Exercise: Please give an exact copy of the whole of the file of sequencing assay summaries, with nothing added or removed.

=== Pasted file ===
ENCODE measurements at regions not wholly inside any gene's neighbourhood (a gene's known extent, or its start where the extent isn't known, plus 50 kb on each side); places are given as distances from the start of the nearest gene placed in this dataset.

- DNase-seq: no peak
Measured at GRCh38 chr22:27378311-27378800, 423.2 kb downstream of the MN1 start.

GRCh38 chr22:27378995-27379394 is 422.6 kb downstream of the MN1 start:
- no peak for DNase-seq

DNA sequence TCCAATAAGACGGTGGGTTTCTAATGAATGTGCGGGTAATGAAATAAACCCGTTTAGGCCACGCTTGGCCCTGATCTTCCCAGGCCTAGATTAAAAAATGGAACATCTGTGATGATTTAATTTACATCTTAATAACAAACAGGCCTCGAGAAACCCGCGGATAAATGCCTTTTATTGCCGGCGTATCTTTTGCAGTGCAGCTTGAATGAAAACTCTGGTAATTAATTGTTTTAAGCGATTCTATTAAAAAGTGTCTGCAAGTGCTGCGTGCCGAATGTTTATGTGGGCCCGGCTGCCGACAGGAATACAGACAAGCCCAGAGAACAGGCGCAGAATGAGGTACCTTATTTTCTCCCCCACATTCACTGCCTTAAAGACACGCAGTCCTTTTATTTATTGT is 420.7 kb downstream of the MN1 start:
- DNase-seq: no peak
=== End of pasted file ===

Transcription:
ENCODE measurements at regions not wholly inside any gene's neighbourhood (a gene's known extent, or its start where the extent isn't known, plus 50 kb on each side); places are given as distances from the start of the nearest gene placed in this dataset.

- DNase-seq: no peak
Measured at GRCh38 chr22:27378311-27378800, 423.2 kb downstream of the MN1 start.

GRCh38 chr22:27378995-27379394 is 422.6 kb downstream of the MN1 start:
- no peak for DNase-seq

DNA sequence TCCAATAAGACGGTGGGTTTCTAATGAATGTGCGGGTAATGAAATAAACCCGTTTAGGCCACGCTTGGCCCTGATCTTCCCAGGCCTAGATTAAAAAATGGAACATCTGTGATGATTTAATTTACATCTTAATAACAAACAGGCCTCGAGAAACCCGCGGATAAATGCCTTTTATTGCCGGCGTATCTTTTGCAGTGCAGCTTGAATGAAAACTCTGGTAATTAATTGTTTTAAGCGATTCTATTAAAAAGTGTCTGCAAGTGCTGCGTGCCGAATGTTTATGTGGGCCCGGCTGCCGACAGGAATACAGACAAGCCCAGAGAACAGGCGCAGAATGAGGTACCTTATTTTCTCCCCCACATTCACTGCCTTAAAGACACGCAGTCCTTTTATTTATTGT is 420.7 kb downstream of the MN1 start:
- DNase-seq: no peak